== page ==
7 Wardian Cases

Ella Bos

In our discussion of Visual Culture and modern life, we discussed Wardian cases. In the lesson, I learned that Dr. Nathaniel Ward didn’t like that the polluted air kept killing his ferns, and he realized that by putting a plant in a glass jar, it would create its own ecosystem. He went on to publish a book about it and the public loved them. It was also a game-changer for botanists because species of plants could now travel without dying.

I was so drawn to this aspect of the lesson because I am a plant enthusiast and I wanted to see if I could recreate a Wardian case, so I did some research to see what care was required. Luke Keogh writes that Ward’s cases were large and had a wooden bottom holding the soil. Ward claimed that the plants could survive for long periods of time without water, and his first jar was on display in 1851 at the Great Exhibition, which apparently hadn’t been watered in 18 years.1 I, unfortunately, did not plant any ferns like Ward did, but I did plant succulents, which are a trend in the 21st century. In the first jar shown in the left pictures, I planted two succulents and chia seeds. In the second jar on the right, I planted bulbs and chia seeds. I watered both jars once before closing them up. In the left jar, there seems to be no change yet and the chia seeds did not sprout yet, maybe it needs more water? Maybe it is not airtight enough? In the right jar, the chia seeds sprouted but the bulbs have not yet, they probably just need more time.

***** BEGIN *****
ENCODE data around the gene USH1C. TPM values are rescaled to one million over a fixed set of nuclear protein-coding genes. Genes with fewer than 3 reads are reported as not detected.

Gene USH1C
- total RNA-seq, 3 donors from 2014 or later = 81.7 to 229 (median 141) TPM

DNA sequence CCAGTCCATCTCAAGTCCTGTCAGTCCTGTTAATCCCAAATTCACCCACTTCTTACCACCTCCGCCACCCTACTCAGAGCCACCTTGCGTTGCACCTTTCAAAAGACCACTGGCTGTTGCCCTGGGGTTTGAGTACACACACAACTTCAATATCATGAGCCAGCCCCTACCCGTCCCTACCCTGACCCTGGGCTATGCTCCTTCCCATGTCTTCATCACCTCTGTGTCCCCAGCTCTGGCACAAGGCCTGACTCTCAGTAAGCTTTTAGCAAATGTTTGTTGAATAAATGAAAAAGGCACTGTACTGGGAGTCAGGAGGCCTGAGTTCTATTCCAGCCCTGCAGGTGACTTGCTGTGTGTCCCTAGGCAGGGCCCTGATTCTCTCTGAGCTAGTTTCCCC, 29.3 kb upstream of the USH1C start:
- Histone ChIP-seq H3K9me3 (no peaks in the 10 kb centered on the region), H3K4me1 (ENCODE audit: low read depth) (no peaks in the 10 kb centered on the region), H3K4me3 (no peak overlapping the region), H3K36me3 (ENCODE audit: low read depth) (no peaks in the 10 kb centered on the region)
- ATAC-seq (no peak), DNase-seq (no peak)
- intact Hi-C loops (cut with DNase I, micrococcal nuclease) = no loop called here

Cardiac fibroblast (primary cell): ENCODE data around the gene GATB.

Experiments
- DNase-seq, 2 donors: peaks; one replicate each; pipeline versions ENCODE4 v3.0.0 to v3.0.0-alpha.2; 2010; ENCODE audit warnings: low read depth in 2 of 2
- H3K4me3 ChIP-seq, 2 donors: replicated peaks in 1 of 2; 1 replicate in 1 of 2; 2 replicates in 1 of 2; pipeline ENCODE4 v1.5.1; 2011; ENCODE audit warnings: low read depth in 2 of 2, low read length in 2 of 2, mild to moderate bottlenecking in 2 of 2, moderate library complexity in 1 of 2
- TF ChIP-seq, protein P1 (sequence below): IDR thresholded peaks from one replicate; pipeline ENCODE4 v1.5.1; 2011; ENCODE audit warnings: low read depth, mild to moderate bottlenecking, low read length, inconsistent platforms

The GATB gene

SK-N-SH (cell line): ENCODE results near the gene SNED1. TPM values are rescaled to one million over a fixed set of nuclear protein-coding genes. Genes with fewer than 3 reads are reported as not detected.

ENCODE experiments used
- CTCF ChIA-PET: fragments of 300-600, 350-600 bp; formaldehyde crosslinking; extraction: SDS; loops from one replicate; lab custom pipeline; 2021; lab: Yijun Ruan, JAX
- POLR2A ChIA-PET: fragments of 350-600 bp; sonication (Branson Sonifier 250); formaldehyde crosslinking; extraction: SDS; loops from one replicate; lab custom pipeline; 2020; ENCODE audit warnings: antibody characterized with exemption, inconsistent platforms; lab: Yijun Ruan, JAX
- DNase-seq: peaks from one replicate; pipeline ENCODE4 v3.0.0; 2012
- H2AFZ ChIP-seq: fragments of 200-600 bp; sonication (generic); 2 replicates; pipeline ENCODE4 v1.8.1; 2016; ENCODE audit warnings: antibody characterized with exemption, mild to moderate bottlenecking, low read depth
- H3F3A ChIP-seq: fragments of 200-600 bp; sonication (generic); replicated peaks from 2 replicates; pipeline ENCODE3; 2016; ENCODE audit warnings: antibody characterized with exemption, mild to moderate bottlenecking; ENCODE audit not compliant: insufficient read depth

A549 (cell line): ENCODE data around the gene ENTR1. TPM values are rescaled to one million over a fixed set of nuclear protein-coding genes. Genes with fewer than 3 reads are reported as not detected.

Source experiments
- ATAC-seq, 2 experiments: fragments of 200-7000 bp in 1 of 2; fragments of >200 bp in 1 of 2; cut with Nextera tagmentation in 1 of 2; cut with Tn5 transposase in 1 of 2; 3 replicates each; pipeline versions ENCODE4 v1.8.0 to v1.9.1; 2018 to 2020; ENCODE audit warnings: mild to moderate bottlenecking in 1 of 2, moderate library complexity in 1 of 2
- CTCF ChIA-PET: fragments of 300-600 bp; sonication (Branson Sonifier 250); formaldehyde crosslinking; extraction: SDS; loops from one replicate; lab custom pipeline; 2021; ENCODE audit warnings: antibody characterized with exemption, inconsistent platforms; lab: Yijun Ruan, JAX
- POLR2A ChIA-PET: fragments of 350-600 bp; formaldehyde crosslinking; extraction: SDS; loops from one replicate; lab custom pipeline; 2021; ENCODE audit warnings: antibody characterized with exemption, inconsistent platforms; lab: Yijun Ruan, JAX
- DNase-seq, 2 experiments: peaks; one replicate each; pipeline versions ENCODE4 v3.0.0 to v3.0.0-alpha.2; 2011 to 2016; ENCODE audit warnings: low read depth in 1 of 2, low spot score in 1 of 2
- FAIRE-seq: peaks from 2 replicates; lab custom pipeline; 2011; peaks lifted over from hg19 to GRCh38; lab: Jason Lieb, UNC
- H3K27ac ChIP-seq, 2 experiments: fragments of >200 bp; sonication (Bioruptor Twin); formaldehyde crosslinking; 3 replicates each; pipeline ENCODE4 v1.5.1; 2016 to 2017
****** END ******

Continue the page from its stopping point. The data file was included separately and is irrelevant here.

I was also interested to learn why the Wardian cases went out of style because it was very fun for me to plant, so I turned to the same article by Keogh. As it turns out, invasive species were also being moved in the dirt with the cases. Restrictions started being implemented in the 20th century to prevent this, and by 1960 the cases were phased out and replaced with polythene bags.2 I understand why the cases had to be restricted, and there is not much need now because our air is clean enough, but I just think they are very enjoyable. I will make sure to update when there is any more change to the jars.

1 Luke Keogh, “The Wardian Case: Environmental Histories of a Box for Moving Plants,” Environment and History, 25 no. 2 (2019): 219.

2 Keogh, “The Wardian Case: Environmental Histories of a Box for Moving Plants,” 219.


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Art in Revolution: Nineteenth-Century Visual Culture Copyright © 2022 by Ella Bos is licensed under a Creative Commons Attribution 4.0 International License, except where otherwise noted.

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